By Curt Levy | The Hill
(Editor’s note: Opinion pieces are published for discussions purposes only.)
In the age of cloud computing, wherein we rely on service providers such as Microsoft and Google to store personal data like email and photos, our data is often stored on servers located outside the United States. Nonetheless, U.S. law enforcement agencies increasingly want to get their hands on this extraterritorial data as part of their efforts to fight crime and terrorism. Whether law enforcement officials can compel providers to turn over such data is the subject of both an important Supreme Court case — U.S. v. Microsoft — being argued Feb. 27 and critical legislation — the Clarifying Lawful Overseas Use of Data or CLOUD Act — introduced in Congress this month to modernize the antiquated law governing this question.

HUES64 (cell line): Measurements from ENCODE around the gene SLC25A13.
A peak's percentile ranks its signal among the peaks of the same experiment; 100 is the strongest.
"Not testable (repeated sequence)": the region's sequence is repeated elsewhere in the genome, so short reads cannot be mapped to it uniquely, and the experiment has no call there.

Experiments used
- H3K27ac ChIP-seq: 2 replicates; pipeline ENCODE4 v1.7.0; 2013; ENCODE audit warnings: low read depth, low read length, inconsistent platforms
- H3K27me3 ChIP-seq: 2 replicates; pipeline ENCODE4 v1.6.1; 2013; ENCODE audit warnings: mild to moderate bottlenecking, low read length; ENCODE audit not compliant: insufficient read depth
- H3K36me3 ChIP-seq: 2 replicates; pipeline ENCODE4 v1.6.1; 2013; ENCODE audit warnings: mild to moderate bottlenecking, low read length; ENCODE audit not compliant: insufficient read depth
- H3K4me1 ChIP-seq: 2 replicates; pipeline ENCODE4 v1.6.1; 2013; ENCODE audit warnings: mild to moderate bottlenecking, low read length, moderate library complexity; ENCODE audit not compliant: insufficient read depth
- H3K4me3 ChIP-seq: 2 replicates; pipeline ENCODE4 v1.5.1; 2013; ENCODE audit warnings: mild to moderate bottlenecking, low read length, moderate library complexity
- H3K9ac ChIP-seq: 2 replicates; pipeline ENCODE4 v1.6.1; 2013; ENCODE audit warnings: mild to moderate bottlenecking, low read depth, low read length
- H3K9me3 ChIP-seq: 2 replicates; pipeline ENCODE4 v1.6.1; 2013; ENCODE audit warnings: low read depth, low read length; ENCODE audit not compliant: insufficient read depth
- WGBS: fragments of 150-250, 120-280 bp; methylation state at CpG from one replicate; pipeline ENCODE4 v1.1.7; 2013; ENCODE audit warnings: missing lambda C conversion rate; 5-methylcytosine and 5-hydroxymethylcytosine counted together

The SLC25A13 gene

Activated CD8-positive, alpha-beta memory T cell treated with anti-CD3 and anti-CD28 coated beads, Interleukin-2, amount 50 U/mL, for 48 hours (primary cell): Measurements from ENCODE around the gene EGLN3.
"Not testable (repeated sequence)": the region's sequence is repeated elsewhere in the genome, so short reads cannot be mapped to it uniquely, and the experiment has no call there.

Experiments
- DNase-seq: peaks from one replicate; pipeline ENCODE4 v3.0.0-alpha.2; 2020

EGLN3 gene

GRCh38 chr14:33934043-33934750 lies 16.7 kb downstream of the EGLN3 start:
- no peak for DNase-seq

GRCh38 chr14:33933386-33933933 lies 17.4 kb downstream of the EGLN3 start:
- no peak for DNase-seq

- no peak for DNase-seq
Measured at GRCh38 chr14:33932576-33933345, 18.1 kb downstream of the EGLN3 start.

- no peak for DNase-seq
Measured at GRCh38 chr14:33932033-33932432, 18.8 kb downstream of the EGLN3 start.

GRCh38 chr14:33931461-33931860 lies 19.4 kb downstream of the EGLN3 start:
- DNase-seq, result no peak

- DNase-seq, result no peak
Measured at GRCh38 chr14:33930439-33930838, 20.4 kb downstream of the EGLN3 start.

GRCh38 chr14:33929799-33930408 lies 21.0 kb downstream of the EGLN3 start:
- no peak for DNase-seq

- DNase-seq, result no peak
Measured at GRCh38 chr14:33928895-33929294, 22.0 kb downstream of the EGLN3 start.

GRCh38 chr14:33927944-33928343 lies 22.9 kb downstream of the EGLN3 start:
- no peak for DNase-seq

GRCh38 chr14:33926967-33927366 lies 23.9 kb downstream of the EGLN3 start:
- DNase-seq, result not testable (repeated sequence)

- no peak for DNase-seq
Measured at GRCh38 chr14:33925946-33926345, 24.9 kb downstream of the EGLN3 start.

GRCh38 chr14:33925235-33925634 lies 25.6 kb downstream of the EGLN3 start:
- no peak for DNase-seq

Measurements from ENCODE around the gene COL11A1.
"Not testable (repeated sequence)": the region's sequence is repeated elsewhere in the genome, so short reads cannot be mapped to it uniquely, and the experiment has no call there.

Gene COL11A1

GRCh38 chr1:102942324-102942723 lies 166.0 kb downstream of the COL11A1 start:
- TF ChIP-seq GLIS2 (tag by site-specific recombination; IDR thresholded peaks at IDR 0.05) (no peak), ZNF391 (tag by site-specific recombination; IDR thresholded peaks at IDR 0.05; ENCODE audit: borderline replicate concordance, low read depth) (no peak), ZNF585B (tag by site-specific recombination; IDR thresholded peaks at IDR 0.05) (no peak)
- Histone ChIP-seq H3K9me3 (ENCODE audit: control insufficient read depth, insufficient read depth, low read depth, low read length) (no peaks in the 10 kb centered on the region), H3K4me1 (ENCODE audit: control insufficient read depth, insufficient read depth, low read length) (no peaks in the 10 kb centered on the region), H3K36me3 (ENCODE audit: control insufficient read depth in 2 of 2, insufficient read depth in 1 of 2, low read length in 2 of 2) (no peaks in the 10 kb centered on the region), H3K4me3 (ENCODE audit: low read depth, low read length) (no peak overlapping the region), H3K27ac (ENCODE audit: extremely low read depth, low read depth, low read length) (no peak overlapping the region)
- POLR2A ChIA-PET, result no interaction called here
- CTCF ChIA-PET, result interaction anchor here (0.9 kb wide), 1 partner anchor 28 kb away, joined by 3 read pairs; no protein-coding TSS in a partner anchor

Much has been written about the privacy, business, and law enforcement concerns at stake in the Microsoft case and CLOUD Act. Tech companies and national security officials enthusiastically support the act. So do center-right policy organizations, who recognize that two principles shared by virtually all conservatives are also at stake: one, policy decisions should be made by the legislature, not by courts. Two, when the courts construe ambiguous legislation, they should err on the side of limited government power.